Life and Medical Sciences
Cell & Developmental Biology
Wiley InterScience Backfile Collection 1832-2000
Chemistry and Pharmacology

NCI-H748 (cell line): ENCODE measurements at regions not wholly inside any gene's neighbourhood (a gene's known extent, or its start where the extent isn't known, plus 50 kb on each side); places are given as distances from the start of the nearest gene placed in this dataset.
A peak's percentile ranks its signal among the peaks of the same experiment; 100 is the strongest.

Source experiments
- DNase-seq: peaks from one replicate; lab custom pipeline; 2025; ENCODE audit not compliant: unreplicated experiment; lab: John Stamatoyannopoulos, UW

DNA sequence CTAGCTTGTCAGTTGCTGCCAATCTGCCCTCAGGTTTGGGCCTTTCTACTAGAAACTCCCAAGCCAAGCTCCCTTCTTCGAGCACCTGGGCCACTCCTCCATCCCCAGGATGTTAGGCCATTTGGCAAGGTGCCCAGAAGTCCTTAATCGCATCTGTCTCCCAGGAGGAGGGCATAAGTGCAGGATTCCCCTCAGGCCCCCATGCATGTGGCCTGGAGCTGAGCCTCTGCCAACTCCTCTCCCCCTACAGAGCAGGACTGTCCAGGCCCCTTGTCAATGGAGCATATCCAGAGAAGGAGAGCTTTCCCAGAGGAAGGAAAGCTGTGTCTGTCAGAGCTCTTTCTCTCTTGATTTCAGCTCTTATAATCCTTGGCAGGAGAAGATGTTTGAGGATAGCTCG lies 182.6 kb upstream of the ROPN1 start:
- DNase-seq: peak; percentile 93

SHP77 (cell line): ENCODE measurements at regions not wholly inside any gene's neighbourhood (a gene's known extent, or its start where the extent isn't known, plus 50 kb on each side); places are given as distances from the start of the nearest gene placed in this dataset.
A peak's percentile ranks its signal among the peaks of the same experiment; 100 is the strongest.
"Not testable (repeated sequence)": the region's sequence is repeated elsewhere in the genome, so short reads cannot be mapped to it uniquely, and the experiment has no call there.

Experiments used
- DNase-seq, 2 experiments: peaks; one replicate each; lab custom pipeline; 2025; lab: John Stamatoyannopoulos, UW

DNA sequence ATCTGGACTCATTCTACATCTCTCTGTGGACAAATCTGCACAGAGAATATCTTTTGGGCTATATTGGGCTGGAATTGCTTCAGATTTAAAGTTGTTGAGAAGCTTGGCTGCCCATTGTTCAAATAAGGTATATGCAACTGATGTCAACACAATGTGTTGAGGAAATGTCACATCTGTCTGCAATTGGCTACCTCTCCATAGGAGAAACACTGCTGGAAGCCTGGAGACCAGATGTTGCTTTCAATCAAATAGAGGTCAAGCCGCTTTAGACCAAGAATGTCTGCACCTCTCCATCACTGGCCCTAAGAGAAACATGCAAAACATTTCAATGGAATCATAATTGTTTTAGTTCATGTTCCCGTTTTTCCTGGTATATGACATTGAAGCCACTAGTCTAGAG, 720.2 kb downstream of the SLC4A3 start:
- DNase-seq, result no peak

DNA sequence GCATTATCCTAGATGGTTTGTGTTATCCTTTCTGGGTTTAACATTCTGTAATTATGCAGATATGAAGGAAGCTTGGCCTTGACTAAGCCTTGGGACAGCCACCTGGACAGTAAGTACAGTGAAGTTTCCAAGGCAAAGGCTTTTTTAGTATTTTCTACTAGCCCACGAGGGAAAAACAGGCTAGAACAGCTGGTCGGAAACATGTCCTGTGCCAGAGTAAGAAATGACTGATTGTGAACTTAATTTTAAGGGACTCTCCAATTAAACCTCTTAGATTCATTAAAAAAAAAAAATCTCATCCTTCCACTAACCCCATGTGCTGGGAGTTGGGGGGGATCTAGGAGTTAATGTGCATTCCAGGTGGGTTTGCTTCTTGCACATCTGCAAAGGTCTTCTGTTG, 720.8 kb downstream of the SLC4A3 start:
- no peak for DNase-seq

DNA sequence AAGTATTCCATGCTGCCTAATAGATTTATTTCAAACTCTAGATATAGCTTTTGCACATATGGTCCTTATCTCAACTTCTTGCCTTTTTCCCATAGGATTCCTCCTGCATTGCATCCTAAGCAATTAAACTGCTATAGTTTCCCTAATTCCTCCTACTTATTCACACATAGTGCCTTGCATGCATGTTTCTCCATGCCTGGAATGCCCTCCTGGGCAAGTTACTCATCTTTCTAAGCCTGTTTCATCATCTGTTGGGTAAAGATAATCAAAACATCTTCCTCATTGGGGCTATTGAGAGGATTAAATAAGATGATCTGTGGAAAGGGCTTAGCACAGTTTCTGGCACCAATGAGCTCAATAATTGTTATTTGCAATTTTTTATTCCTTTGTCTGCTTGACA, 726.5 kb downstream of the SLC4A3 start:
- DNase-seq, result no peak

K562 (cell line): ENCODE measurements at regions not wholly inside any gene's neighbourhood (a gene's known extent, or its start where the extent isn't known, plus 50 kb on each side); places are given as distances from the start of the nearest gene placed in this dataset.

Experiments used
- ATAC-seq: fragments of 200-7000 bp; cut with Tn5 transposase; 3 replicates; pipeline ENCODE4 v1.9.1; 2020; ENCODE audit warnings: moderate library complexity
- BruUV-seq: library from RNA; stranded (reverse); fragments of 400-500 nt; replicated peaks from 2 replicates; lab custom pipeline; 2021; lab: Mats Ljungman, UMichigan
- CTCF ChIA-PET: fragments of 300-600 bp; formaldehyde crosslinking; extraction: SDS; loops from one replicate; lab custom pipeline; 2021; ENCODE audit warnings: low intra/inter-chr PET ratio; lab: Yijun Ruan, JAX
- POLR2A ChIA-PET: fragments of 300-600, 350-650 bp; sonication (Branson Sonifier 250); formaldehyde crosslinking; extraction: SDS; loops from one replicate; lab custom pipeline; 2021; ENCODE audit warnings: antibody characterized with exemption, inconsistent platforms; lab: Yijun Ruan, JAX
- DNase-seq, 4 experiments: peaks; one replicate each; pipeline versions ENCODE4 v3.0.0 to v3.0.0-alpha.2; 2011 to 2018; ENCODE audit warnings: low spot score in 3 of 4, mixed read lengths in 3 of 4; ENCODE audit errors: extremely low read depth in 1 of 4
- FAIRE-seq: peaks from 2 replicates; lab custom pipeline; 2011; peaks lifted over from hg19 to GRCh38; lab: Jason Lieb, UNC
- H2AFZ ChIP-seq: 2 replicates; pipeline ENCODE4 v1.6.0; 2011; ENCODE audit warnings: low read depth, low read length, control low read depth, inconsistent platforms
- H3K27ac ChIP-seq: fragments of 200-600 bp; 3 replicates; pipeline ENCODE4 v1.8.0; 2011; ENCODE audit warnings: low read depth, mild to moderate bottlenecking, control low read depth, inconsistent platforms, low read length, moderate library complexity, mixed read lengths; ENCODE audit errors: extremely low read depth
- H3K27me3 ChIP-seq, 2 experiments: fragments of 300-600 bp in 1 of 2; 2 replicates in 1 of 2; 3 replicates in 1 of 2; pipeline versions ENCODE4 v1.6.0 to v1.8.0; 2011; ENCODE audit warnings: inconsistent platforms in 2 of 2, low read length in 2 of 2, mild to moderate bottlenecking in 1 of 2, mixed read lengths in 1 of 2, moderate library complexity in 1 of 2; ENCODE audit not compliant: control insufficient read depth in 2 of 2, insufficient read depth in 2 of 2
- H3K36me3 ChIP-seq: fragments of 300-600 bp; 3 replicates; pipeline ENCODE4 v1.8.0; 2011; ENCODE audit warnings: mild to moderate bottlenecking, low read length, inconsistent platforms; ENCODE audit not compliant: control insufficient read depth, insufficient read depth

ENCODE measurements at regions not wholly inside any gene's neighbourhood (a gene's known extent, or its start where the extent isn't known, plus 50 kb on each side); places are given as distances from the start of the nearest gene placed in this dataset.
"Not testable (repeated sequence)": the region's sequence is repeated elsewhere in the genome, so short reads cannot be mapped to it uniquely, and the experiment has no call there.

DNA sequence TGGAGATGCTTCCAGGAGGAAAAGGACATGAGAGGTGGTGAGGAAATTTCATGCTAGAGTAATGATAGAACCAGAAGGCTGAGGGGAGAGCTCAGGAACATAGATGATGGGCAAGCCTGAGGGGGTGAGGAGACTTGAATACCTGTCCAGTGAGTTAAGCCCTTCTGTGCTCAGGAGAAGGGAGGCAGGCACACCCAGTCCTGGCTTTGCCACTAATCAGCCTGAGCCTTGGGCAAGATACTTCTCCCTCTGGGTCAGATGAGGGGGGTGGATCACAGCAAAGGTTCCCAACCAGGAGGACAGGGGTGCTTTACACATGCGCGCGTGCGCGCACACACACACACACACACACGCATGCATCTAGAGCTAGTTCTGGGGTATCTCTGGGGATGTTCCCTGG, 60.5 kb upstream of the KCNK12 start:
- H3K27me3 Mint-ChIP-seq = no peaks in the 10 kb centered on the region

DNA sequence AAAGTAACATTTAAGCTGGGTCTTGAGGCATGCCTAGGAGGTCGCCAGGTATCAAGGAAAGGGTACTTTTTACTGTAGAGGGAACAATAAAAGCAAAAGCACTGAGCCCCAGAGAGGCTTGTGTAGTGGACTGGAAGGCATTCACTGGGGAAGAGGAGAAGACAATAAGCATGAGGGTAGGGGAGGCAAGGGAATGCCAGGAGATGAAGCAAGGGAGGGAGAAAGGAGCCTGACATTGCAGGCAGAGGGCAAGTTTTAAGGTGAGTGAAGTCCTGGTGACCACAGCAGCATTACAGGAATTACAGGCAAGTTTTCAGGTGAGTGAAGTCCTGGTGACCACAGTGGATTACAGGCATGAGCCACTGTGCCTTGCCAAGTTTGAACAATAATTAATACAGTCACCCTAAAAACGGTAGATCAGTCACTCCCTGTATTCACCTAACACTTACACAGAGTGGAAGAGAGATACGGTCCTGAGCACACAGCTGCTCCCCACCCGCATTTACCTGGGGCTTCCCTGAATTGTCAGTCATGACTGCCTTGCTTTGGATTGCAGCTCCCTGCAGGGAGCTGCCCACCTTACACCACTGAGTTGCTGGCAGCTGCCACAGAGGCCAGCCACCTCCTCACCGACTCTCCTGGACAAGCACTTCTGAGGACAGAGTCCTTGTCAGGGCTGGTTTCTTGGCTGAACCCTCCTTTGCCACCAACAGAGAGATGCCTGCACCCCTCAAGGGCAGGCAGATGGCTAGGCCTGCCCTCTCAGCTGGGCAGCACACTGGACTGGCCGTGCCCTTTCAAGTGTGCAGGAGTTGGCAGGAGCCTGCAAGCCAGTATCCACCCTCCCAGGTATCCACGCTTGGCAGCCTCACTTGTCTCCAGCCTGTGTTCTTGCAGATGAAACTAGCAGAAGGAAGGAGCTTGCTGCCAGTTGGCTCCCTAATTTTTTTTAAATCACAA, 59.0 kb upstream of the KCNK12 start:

The tumor suppressor p53 is a multifunctional protein whose main duty is to preserve the integrety of the genome. This function of wild-type p53 as “guardian of the genome” is achieved at different levels, as a cell cycle checkpoint protein, halting the cell cycle upon DNA damage, and via a direct involvement in processes of DNA repair. Alternatively, p53 can induce apoptosis. Mutations in the p53 gene occur in about 50% of all human tumors and eliminate the tumor suppressor functions of p53. However, many mutant p53 proteins have not simply lost tumor suppressor functions but have gained oncogenic properties which contribute to the progression of tumor cells to a more malignant phenotype. The molecular basis for this gain of function of mutant p53 is still unknown. However, mutant (mut) p53 specifically binds to nuclear matrix attachment region (MAR) DNA elements. MAR elements constitute important higher order regulatory elements of chromatin structure and function. By binding to these elements, mut p53 could modulate important cellular processes, like gene expression, replication, and recombination, resulting in phenotypic alterations of the tumor cells. Mut p53 thus could be the first representative of a new class of oncogenes, which exert their functions via long-range alterations or perturbation of chromatin structure and function. © 1996 Wiley-Liss, Inc.
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